A report outlining new ways to recruit and retain cybersecurity professionals in the U.S. federal government leads the latest edition of the ISMG Security Report. Also, the sector considered the most cybersecurity challenged, and the growing interest in virtual private networks.
The latest edition of the ISMG Security Report leads off with an interview with the co-editor of a new book, Inside Threat, who uses examples from the physical world that can be applied to the virtual world. Also, organizations fall short on offering identity protection services.
Collaboration between medical device manufacturers and ethical hackers who discover vulnerabilities is getting better, but there's still plenty of room for improvement, says Bill Aerts, the former global privacy and security officer of Medtronic.
The security landscape has shifted significantly for financial services organizations. And now they must use digital transformation as the impetus to evolve their cybersecurity strategies, says Bruce Roton of Level 3.
Leading the latest edition of the ISMG Security Report: A breakdown of testimony presented at a Senate Select Committee on Intelligence hearing on Russia's attempt to influence the U.S. presidential election. Also, remembering Trend Micro Chief Technology Officer Raimund Genes.
What's in store for health data privacy and security initiatives in the Trump administration, now that a new leader for the HHS Office for Civil Rights, which enforces HIPAA, has been selected? Healthcare attorney Kirk Nahra, a regulatory expert, offers an assessment.
As the threat landscape evolves, with risks exposed by newer technologies and commoditization of attack infrastructure, the motives of targeted attackers may also be evolving as they try new ways to influence change in an increasingly digital world.
The former Smart Card Alliance industry group has expanded its mission to include IoT, mobility and other emerging technologies. And it has a new name, too: Secure Technology Alliance. Executive Director Randy Vanderhoof explains the move.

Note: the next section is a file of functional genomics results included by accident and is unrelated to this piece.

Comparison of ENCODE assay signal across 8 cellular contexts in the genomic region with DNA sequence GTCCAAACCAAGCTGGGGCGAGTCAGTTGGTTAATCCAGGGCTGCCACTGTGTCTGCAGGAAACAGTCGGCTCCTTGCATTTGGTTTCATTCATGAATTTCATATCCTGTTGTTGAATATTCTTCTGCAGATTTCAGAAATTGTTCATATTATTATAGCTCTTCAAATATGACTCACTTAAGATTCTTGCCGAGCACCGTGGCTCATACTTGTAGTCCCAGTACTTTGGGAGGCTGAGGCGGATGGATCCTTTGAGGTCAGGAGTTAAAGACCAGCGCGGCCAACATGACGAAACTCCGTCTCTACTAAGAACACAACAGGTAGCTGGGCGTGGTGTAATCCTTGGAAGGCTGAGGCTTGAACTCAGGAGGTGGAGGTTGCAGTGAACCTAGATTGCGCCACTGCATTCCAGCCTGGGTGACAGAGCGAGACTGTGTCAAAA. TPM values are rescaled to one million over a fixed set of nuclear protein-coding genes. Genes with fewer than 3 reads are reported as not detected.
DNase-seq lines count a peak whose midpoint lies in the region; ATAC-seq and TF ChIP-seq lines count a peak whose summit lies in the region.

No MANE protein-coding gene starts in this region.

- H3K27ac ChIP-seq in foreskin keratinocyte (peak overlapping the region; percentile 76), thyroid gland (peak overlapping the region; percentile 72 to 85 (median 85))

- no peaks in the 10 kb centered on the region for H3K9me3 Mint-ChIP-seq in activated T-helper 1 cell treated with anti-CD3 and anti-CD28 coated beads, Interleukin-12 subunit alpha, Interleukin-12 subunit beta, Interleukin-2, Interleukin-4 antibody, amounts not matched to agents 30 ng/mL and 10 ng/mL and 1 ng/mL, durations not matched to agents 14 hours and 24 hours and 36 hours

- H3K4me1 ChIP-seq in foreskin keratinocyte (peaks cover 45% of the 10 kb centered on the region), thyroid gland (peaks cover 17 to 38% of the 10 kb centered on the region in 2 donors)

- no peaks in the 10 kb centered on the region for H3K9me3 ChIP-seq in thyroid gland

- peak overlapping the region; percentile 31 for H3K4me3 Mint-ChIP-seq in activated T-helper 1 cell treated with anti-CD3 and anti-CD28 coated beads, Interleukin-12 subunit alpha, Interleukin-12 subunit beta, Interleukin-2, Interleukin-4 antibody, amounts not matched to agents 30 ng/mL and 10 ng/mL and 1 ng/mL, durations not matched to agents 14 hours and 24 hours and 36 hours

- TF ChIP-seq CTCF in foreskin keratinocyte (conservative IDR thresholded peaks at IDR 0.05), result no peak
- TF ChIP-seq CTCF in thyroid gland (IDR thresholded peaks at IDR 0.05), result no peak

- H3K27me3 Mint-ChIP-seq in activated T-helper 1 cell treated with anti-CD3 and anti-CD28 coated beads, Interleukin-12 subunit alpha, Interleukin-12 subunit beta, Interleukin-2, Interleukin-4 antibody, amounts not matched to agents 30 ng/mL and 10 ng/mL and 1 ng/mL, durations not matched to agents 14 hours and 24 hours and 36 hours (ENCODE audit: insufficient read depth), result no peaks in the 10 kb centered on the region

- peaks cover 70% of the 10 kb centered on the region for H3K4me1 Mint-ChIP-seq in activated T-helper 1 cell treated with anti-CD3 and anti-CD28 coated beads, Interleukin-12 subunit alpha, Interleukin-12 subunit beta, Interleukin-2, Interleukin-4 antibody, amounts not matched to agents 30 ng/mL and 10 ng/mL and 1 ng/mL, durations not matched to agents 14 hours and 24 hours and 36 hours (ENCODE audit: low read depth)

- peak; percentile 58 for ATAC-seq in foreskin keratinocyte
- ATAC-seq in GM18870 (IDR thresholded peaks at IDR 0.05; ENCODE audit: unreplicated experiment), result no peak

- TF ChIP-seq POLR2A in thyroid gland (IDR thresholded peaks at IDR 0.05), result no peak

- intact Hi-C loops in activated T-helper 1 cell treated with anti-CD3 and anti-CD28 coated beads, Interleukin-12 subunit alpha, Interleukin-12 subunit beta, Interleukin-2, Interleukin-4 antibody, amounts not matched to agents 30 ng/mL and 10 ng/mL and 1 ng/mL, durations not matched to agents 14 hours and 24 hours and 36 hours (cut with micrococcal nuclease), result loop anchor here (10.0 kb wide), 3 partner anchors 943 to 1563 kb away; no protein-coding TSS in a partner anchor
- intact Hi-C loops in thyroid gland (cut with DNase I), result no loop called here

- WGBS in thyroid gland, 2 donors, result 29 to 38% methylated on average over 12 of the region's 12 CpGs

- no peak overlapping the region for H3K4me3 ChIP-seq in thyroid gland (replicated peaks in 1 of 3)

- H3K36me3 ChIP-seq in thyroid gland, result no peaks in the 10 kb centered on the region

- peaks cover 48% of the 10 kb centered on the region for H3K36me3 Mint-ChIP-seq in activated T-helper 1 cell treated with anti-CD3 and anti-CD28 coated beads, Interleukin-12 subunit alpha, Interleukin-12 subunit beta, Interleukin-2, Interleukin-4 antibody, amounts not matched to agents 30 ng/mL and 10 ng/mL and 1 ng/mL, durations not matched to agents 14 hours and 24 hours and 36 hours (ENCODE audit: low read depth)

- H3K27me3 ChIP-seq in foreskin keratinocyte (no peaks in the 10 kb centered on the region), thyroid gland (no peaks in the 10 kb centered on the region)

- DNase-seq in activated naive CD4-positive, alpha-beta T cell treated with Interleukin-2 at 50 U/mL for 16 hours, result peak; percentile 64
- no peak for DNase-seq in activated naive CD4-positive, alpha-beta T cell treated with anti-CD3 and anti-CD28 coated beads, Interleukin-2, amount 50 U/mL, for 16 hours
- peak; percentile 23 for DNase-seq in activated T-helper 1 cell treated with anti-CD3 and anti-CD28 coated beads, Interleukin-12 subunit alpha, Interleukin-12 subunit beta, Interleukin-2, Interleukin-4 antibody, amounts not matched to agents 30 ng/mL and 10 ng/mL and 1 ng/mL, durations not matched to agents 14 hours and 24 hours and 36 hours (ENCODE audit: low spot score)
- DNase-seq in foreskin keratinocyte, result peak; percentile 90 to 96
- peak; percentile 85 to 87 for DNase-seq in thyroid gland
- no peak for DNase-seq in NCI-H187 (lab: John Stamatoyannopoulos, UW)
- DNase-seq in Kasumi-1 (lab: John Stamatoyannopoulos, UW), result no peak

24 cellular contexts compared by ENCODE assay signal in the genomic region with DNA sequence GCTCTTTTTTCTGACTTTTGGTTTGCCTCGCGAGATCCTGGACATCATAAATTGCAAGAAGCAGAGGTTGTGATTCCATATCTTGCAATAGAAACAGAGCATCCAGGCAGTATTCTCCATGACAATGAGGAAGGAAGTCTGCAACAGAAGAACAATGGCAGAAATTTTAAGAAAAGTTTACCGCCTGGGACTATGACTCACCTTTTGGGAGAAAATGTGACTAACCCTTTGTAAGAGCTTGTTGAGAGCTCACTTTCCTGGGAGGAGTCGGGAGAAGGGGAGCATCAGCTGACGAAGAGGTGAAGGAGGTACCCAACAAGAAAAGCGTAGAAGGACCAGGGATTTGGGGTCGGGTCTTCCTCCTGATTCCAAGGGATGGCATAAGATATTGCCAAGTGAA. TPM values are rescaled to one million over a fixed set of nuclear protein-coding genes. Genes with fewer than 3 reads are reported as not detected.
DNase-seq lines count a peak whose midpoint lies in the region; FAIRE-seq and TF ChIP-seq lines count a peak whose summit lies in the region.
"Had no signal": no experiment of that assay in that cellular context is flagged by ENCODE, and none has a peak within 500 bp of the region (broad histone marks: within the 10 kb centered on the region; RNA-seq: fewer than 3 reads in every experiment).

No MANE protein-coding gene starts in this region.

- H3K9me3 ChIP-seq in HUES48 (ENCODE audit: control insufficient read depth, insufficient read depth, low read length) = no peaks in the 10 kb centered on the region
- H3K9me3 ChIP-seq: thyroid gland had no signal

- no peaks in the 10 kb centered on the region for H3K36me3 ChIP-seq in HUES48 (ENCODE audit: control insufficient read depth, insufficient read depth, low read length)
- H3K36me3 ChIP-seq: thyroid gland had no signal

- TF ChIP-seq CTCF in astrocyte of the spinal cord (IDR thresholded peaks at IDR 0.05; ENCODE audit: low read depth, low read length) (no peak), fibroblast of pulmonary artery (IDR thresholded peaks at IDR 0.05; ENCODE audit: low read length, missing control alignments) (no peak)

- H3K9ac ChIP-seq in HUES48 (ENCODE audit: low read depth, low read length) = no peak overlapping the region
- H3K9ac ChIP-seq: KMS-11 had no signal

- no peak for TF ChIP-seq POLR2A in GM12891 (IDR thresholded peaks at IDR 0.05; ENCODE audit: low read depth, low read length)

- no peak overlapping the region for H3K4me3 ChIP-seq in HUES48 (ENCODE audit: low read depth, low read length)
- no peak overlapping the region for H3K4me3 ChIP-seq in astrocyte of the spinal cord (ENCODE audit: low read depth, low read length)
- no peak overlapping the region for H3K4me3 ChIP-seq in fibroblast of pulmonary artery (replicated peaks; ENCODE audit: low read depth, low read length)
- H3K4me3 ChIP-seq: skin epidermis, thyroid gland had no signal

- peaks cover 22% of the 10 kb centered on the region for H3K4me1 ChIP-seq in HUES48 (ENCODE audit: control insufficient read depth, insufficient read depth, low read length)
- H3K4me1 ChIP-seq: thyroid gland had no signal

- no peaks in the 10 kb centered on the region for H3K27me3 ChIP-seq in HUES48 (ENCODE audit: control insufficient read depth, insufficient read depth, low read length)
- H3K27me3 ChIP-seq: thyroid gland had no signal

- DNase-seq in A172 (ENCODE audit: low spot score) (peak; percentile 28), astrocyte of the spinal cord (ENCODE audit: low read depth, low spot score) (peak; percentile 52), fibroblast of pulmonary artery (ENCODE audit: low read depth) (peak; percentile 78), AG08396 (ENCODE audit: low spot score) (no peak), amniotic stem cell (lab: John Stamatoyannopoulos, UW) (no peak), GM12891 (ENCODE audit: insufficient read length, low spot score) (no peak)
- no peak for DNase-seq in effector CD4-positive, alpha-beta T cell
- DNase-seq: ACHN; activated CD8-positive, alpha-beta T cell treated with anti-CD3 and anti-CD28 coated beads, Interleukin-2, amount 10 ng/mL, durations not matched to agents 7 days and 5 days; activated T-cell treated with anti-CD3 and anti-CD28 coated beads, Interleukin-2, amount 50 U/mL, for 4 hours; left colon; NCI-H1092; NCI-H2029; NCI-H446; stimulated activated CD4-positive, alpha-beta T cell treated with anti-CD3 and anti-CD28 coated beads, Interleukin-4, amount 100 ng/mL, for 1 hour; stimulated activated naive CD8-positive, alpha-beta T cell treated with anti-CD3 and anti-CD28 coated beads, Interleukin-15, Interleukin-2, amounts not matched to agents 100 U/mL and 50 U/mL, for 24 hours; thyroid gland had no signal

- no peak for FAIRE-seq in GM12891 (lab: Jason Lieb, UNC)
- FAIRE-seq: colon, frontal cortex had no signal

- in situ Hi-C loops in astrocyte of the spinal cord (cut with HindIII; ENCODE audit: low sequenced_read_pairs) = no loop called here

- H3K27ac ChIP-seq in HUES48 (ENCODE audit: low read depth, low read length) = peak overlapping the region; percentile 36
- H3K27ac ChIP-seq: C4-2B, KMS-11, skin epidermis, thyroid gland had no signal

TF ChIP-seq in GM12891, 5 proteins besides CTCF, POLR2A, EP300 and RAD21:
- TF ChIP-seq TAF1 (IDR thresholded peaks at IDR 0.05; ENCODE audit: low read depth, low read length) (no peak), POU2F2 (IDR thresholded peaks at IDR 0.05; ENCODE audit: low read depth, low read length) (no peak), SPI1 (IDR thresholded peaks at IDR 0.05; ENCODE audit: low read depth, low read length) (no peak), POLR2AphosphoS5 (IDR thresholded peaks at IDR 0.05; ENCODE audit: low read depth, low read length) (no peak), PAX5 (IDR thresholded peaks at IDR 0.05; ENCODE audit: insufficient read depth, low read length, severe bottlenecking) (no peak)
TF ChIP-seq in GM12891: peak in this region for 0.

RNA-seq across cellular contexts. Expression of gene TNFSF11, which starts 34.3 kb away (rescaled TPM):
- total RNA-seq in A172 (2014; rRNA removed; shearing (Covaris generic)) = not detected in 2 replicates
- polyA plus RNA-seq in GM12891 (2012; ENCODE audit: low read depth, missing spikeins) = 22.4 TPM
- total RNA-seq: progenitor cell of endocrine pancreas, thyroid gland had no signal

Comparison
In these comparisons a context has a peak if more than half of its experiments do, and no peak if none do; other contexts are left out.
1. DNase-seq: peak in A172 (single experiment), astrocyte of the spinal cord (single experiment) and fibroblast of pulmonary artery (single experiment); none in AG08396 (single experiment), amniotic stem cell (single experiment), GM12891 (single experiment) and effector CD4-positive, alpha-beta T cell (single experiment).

An analysis of British Home Secretary Amber Rudd's call for law enforcement to gain access to encrypted communications services, such as WhatsApp, leads the latest edition of the ISMG Security Report. Also, a preview of ISMG's Fraud and Breach Prevention Summit in San Francisco.
A look at experts promoting blockchain as a secure way to share cyberthreat information leads the latest edition of the ISMG Security Report. Also, how sound waves pose a threat to IoT devices, smartphones and medical devices.
With the rapid changes in the threat landscape and the risks introduced by DevOps, the cloud and other new elements, organizations need to have a continuous vulnerability assessment program as a security baseline, says Richard Bussiere of Tenable Network Security.
Leading the latest edition of the ISMG Security Report: FBI Director James Comey's revelation of a counterintelligence investigation of possible ties between Donald Trump's presidential campaign and Russia's actions to influence the U.S. presidential election.
Some medical devices, smartphones and internet of things gadgets contain certain types of sensors that are vulnerable to potential hacking using sound waves, says cybersecurity researcher Kevin Fu, who calls on manufacturers to address the risks.